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There is help available to deal with trans gender issue

Barbara Findlay wrote, “The notion that there are two and only two genders is one of the most basic ideas of our binary, Western way of thinking. Transgender people challenge our very understanding of the world. And we make them pay the cost of our confusion by their suffering.”
 
The Ontario Human Rights Commission has recently released its Policy on Preventing Discrimination because of Gender Identity and Gender Expression.
 
Gender identity means each individual’s experience of gender. It is one’s sense of being a woman, a man, both, neither, or anywhere along the gender spectrum. Sometimes, one’s gender identity, how one feels inside, is at odds with the body into which a person was born.
 
Gender expression is about how a person expresses or presents their gender to the world. This can involve how they dress, keep their hair, wear makeup and their use of body language and voice. A person’s gender identity is fundamentally different and not related to their sexual orientation. For instance, somebody could be born with a man’s body but they identify as a woman. We would appropriately call that person a trans woman. That trans woman may be sexually attracted to men or to women or perhaps both. One’s feelings about which gender one should have been born as does not dictate sexual orientation.
 
There is no reason for anyone to feel bad about being slightly confused by all of this. It is outside of many people’s “norm” and it takes an effort to understand and empathize.
 
Trans people are one of the most disadvantaged groups in society. The Commission’s report tells us that they routinely experience prejudice, discrimination, harassment, and even violence. It impacts their daily lives, health and wellbeing.
 
The Commission’s policy is that everyone has the right to define their own gender identity and that trans people should be recognized and treated as the gender they live in, whether or not they have undergone surgery. A trans person may be going through surgical transition but not yet have had their driver’s license and birth certificate changed. Just because their identity documents are not up to date does not mean that an employer has the right to treat them as anything other than the identity they are expressing and living.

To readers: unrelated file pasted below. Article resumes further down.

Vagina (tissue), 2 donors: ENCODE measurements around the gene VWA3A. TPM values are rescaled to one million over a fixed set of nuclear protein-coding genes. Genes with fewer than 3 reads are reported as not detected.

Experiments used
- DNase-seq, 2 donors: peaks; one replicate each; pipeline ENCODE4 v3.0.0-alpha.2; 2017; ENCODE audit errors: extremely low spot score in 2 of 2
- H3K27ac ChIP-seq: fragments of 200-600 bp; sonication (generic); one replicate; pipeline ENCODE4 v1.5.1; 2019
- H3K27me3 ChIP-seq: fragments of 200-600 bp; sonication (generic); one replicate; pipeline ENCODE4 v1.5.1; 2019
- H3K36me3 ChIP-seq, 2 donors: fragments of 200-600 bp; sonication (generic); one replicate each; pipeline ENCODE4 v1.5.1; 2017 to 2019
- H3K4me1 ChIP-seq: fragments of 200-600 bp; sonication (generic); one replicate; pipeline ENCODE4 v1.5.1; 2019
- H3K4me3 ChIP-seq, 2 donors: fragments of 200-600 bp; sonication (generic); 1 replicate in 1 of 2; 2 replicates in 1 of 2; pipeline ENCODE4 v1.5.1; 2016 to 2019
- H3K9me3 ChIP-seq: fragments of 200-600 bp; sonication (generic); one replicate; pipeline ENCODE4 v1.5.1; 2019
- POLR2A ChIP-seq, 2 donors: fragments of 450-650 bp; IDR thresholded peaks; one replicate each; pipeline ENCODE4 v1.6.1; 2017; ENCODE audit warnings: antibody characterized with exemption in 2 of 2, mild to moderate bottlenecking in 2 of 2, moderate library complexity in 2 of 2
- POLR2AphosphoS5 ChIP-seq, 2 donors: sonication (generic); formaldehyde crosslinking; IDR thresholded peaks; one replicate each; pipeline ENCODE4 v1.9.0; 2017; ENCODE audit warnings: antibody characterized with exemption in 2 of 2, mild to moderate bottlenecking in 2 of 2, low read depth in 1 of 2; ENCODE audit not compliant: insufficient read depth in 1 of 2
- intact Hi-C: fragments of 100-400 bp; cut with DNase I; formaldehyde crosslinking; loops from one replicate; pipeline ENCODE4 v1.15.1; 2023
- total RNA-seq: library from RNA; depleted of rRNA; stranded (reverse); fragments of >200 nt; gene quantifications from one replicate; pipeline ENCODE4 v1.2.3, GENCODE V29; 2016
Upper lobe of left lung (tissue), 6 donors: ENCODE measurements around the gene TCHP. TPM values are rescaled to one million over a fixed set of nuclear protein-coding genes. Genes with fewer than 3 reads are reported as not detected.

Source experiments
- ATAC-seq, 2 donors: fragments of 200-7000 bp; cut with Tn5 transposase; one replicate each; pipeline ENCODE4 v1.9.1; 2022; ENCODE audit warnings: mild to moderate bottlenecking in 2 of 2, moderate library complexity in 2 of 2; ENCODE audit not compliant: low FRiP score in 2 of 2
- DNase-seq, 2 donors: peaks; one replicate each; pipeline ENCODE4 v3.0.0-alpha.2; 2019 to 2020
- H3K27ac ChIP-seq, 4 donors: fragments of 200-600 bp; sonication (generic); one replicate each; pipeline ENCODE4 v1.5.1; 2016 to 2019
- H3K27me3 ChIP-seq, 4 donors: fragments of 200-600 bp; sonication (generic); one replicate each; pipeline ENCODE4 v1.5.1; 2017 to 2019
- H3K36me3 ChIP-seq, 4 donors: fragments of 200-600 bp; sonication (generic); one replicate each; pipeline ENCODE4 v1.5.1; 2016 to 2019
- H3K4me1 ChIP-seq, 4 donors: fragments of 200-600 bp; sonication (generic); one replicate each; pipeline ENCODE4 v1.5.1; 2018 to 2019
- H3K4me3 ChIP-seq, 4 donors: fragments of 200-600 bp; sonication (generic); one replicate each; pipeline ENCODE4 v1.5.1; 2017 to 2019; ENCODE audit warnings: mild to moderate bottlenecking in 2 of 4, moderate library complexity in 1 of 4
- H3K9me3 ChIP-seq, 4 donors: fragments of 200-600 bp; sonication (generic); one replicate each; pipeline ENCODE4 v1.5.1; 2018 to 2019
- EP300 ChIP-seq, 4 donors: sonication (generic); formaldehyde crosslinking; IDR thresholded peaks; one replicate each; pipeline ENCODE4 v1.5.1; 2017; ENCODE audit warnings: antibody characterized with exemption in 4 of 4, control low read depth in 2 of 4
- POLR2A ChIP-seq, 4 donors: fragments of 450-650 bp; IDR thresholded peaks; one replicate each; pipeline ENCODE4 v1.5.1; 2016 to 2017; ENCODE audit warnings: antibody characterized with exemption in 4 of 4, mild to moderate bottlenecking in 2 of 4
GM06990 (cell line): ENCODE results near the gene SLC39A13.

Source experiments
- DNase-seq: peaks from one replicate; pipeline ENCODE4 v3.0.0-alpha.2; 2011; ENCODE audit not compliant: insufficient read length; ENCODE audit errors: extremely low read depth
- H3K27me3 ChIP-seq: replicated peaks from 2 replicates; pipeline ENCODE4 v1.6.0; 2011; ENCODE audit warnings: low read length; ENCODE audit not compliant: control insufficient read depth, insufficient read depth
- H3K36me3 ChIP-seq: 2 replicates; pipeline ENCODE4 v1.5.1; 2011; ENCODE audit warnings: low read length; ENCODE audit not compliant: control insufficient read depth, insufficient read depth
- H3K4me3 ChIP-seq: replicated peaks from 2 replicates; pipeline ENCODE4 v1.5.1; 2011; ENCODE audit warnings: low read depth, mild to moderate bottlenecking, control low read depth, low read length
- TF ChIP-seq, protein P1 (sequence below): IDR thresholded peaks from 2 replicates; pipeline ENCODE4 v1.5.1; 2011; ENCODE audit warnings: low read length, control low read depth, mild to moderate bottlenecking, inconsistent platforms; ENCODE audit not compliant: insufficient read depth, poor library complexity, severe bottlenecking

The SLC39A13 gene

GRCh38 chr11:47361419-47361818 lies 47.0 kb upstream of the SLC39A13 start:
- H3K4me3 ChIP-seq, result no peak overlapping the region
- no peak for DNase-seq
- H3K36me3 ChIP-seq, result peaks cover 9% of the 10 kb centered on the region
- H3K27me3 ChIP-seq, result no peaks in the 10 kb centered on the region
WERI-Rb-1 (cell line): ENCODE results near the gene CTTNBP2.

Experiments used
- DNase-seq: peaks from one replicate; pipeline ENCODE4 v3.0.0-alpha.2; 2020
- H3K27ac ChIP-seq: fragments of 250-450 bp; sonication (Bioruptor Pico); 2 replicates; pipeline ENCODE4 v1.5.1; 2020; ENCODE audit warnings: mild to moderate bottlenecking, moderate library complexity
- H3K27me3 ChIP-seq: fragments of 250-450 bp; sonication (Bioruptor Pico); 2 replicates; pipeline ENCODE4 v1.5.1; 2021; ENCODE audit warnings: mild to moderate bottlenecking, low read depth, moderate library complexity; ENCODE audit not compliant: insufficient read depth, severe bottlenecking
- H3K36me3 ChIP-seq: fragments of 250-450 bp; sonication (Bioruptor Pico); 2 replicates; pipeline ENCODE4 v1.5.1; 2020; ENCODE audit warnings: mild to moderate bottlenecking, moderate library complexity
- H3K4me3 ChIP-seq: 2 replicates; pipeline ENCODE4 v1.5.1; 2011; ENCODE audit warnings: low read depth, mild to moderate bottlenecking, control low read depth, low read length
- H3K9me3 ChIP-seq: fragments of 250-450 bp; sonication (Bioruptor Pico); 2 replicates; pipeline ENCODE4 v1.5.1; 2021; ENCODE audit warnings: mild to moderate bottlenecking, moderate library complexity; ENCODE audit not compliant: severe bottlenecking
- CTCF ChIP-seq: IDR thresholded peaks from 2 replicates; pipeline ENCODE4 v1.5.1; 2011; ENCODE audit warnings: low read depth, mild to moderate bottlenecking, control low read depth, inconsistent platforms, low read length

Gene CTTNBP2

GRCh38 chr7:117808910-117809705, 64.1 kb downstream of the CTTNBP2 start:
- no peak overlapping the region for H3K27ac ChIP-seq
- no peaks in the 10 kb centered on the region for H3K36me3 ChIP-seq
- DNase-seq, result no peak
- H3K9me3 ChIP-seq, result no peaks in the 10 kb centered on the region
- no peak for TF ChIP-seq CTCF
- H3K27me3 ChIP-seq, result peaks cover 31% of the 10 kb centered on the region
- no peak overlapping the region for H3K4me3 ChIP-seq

The Commission’s policy is that trans people should have access to washrooms, change rooms, and other gender-specific services and facilities based on their lived gender identity.
 
The report goes on to state that a trans person should not be required to use a separate washroom or change room because other people express discomfort at sharing the washroom. The Commission does not accept stereotypes about, for example, trans women being a threat to other women as a reason to exclude them. It believes that education and awareness will help dispel these kinds of stereotypes over time. Trans people themselves, not the people they share bathrooms with, are the ones at risk of harassment and violence.
 
Employers with a written dress code should take a second look. The employer can have a dress code but they need to use gender-inclusive and flexible language. You can list and limit the kinds of clothing that can be worn in the workplace but you cannot dictate which gender has to wear which.
 
“Trans people and other gender non-conforming individuals should not be treated negatively while at work, school, trying to rent an apartment, shopping, eating a meal in a restaurant, using healthcare services or shelters, dealing with law enforcement and justice services or at any other time.”
 
For most employers, this is not a daily issue. There is probably nothing that needs to be immediately done to make sure that they are in compliance with human rights legislation.  The important point is this: Once the issue arises, understand and recognize that you don’t have to figure this out on your own. There are resources such as the Commission’s policy that will help guide the way. It will help employers not only do the right thing but also avoid legal liability for failing to appropriately accommodate.
 
As published in The Hamilton Spectator, May 5, 2014
 
Ed Canning
Ed Canning
P: 905.572.5809
ecanning@rossmcbride.com